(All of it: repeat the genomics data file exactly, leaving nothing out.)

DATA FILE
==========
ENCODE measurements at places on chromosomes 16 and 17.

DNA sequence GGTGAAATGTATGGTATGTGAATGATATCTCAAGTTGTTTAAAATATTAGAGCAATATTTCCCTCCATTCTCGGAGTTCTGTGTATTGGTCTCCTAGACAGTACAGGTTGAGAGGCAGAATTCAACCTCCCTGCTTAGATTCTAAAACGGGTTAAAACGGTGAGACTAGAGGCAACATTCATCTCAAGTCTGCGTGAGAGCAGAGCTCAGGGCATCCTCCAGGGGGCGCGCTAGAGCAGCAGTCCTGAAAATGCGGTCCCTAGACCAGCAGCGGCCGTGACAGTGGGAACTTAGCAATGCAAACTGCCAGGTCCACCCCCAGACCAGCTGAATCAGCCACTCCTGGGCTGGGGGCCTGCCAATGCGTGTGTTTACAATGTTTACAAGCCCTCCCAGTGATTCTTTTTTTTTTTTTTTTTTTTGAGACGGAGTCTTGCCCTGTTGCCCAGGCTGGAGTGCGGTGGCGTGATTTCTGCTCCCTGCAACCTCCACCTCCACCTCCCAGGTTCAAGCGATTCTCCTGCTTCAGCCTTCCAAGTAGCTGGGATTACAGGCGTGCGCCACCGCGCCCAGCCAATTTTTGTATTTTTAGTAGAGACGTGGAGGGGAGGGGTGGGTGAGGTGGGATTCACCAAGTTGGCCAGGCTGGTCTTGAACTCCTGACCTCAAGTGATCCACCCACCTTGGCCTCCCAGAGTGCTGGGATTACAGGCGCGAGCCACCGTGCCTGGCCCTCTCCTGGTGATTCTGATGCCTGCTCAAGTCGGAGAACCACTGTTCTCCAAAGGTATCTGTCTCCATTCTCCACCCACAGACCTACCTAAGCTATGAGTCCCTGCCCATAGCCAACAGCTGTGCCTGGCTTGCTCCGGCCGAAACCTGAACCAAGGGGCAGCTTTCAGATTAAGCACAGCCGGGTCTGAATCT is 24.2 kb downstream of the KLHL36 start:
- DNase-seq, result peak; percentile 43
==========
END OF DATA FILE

ENCODE measurements at places on chromosomes 16 and 17.

DNA sequence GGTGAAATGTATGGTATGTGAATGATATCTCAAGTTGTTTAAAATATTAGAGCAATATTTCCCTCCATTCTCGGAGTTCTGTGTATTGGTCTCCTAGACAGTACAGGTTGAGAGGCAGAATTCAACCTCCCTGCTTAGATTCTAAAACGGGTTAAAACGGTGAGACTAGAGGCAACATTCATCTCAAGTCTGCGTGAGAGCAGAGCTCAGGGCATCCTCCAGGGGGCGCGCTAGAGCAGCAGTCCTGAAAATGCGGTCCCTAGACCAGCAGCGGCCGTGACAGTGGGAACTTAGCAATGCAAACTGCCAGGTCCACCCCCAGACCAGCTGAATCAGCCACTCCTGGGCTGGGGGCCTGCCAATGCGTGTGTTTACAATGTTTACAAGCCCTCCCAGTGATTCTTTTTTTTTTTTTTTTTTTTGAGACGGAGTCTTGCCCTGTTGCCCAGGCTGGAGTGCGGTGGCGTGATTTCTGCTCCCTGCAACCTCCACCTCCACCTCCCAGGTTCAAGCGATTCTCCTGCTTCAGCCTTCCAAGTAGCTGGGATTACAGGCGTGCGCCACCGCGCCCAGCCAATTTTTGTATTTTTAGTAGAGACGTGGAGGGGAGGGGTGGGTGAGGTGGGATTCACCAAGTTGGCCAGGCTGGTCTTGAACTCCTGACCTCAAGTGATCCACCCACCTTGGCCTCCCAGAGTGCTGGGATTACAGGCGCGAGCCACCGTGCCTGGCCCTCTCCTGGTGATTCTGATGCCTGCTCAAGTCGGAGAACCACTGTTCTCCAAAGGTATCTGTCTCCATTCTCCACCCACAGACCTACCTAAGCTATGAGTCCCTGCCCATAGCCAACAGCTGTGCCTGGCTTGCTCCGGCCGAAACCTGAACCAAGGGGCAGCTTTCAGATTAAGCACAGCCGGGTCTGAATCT is 24.2 kb downstream of the KLHL36 start:
- DNase-seq, result peak; percentile 43